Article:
### vovuh's blog

By vovuh, history, 3 years ago, Idea: MikeMirzayanov

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1118B - Tanya and Candies

Idea: MikeMirzayanov

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1118C - Palindromic Matrix

Idea: MikeMirzayanov

I should mention this blog because it is amazing! This is a tutorial of this problem from MikeMirzayanov.

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1118D1 - Coffee and Coursework (Easy version)

Idea: MikeMirzayanov

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1118D2 - Coffee and Coursework (Hard Version)

Idea: MikeMirzayanov

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1118E - Yet Another Ball Problem

Idea: MikeMirzayanov

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1118F1 - Tree Cutting (Easy Version)

Idea: MikeMirzayanov

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1118F2 - Tree Cutting (Hard Version)

Idea: MikeMirzayanov

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Solution Tutorial of Codeforces Round #540 (Div. 3) 540, Comments (35)
 » good contest!
 » nice!f2 is a interesting problem,and i learned a lot from it.
 » What's the proof of optimality for D for given coffee distribution-strategy ? Is it just intuitive or we can prove it ?
•  » » 3 years ago, # ^ | ← Rev. 2 →   Yes we can prove it.The approach is greedy. Consider the caffeine values 6 5 5 3 1 1 in order and consider the distribution for 2 days and in each day you are taking 3 cups.6 + 5 + (5 — 1) + (3 — 1) + max(0, 1 — 2) + max(0, 1 — 2) = 17If you consider this case 6 5 1 1 3 5 in order6 + 5 + (1 — 1) + (1 — 1) + (3 — 2) + (5 — 2) = 15This is because in the first case max(0, -1) + max(0, -1) hides subtracting 2 from the final output.Sorry for my bad example.
•  » » 3 years ago, # ^ | ← Rev. 2 →   If you can bear some algebra then you can better appreciate the proof. ;) So again let's sort it in decreasing order a0 ≥ a1 ≥ ... ≥ an - 1, and we consider the sum . Now there exists an m such that this sum is equal to : is strictly decreasing as i increases. In other words we can 'assume' that a0 through am - 1 are strictly greater than , and the rest at most . To show that this is optimally, let b0, ... , bn - 1 be a permutation of these ai's, and since we spread it over k days, at most k of the coffee cups are the first of the days (hence 0 penalty), at most k of them has penalty 1, and so on. Hence the sum is now at most . Choosing only those i's that are relevant, we see that this sum is also equal to . Now if p is the number of those i's satisfying , we can split the sum into two categories: the bi's contain at most m integers from a0, ... , am - 1 and the rest are not more than ; so . On the other hand, the sum (considering only those i's that are relevant) at at least so    , as desired.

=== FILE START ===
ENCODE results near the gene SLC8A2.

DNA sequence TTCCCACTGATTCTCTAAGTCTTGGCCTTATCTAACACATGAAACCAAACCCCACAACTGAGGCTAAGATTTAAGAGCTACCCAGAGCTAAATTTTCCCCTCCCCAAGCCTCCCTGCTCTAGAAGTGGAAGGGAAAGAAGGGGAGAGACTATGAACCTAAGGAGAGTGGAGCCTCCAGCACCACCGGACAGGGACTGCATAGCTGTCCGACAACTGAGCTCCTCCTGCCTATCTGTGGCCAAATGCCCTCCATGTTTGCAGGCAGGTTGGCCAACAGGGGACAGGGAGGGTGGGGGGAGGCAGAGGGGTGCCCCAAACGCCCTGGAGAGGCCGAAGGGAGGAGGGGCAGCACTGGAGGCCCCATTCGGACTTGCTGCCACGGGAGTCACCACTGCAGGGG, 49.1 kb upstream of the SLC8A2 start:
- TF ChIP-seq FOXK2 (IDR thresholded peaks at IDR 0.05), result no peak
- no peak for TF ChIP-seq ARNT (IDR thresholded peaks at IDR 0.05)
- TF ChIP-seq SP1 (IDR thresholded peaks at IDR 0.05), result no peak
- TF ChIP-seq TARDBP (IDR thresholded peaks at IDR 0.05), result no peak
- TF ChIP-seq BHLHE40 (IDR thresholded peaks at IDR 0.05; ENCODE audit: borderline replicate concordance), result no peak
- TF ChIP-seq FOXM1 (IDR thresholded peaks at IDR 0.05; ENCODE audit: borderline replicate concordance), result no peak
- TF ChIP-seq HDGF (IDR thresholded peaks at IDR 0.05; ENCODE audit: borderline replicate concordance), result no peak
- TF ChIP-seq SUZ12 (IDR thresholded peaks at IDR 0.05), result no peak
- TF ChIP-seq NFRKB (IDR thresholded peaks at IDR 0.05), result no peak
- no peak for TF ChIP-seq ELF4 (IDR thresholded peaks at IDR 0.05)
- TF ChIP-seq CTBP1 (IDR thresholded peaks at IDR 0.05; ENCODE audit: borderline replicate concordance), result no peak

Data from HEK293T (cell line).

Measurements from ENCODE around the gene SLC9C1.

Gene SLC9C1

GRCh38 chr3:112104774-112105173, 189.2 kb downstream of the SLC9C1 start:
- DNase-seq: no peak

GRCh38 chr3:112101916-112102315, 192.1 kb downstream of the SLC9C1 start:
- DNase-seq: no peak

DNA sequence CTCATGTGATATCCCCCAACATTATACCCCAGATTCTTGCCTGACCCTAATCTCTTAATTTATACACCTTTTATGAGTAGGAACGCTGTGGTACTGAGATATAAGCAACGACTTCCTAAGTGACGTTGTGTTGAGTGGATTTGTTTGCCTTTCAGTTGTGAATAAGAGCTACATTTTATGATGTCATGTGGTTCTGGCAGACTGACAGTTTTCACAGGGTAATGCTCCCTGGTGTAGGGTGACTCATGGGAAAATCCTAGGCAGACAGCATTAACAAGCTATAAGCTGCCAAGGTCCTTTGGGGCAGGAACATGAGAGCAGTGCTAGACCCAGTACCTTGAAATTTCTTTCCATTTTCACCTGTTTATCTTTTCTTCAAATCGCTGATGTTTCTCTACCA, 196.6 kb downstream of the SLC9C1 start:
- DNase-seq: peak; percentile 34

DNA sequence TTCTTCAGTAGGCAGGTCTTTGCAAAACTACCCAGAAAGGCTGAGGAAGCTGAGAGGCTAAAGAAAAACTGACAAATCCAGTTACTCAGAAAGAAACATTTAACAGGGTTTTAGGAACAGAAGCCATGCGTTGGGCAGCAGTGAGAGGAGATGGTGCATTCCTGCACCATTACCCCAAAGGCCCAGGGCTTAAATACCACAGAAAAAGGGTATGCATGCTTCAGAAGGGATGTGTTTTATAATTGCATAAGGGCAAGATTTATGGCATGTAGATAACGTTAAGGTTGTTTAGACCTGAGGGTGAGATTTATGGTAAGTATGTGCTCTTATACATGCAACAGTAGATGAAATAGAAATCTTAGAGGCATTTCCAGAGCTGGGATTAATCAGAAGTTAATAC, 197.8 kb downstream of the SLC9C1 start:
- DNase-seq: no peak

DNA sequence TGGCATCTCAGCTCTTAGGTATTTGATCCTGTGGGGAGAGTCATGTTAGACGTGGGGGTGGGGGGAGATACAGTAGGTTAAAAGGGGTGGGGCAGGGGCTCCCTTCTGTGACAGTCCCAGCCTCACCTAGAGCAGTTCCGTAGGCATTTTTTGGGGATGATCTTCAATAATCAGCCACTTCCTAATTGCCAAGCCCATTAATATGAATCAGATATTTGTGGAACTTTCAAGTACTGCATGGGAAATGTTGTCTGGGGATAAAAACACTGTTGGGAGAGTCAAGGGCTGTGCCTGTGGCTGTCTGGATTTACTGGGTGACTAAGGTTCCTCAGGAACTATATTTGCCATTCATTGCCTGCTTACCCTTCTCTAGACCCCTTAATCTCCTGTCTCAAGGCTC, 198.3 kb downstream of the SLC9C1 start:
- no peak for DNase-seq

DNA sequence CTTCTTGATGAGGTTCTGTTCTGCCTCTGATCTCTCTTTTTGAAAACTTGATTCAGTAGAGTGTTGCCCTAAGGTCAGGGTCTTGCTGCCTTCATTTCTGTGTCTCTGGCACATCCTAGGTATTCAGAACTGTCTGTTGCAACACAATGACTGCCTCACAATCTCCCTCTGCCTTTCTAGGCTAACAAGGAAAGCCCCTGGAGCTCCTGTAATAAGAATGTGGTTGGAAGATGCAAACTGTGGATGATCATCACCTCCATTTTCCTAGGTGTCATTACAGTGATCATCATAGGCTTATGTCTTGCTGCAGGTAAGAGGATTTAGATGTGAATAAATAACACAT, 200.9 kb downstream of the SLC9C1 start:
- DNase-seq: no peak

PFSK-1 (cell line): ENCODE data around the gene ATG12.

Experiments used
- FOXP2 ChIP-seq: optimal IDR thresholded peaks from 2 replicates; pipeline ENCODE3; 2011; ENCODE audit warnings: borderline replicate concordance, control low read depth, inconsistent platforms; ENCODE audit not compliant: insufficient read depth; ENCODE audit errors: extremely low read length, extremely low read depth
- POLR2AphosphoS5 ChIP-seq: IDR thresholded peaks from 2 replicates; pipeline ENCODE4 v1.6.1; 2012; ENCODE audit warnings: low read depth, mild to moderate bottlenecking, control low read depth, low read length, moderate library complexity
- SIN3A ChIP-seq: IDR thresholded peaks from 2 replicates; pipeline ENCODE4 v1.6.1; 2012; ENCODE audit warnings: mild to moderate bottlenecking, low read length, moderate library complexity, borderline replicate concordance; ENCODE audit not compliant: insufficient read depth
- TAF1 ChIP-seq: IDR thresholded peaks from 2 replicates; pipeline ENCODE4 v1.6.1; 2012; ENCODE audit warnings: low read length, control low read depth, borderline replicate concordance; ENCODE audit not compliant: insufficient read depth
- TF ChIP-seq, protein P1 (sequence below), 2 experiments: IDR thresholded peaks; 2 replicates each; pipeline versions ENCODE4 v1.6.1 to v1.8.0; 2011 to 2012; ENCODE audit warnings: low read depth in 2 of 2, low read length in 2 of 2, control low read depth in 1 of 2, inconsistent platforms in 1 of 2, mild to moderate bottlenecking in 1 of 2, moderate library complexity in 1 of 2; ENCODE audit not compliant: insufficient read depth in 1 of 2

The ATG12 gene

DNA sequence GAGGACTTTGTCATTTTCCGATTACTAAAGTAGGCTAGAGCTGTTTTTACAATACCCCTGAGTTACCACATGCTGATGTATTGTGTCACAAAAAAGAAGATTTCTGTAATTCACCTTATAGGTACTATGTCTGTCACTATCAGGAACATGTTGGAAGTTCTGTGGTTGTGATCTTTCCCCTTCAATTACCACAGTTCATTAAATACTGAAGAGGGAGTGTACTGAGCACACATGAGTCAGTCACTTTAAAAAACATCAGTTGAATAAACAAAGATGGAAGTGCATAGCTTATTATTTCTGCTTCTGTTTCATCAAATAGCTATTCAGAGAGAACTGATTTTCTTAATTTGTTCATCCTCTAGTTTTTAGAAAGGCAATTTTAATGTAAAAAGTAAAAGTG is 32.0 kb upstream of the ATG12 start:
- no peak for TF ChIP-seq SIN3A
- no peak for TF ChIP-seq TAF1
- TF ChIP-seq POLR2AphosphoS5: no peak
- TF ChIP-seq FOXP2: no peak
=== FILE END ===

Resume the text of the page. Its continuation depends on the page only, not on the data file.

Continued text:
•  » » » Amazing! That's what I was looking for. Thanks.
 » 3 years ago, # | ← Rev. 2 →   .
 » E has another simple solution.Traverse all pairs in increasing order (starting from (1, 2), (1, 3), ...) and print each pair followed by its flipped pair (not repeating any). 1 2 2 1 1 3 3 1 1 4 4 1 2 3 3 2 ... 
•  » » Yeah I also used the same strategy.
•  » » i used this too, nice!
•  » » 3 years ago, # ^ | ← Rev. 3 →   There is another solution where in we could start with say pair (1,2) and keep incrementing both the elements of the pair until the second element of the pair reaches k.After that, we flip the pair and keep decrementing both x and y until y becomes 1. Repeat this process and we get the correct answer.
•  » » Yeah ! It is the simplest approach.
 » Can someone please explain me the tutorial of F1. It would be of great help.
•  » » 3 years ago, # ^ | ← Rev. 2 →   I solved it in following steps: Suppose root of the tree is 1. Then by single dfs we find how many red and blue vertices are present in subtree of each vertex. Then we see each parent to child edge, if child's subtree contains 0 blue vertices and all red vertices(or 0 red vertices and all blue vertices) then this edge is good.
 » I think this contest have much tricky questions then previous div3 contest.
 » the contest was terrible and now seeing from this editorial you really didn't care about us. it's a joke, especially problem D. i'm at a loss of words trying to explain myself why you keep mixing math with programming. what connection do you see between the two? genuinely
•  » » I'm seeing a lot of these type of these comments these days... sigh... I'm going to have to make a blog about why putting math in problems is good.
 » In Problem B for n=1 ans should be 0, bcoz if there is only one candy, tanya will give that's one to his father, since now there is no candy she could not eat any day.(There is no candy). Shouldn't it be 0 ? (My soln got hacked just due to only this case which i made myself ans = 0 if n==1) :(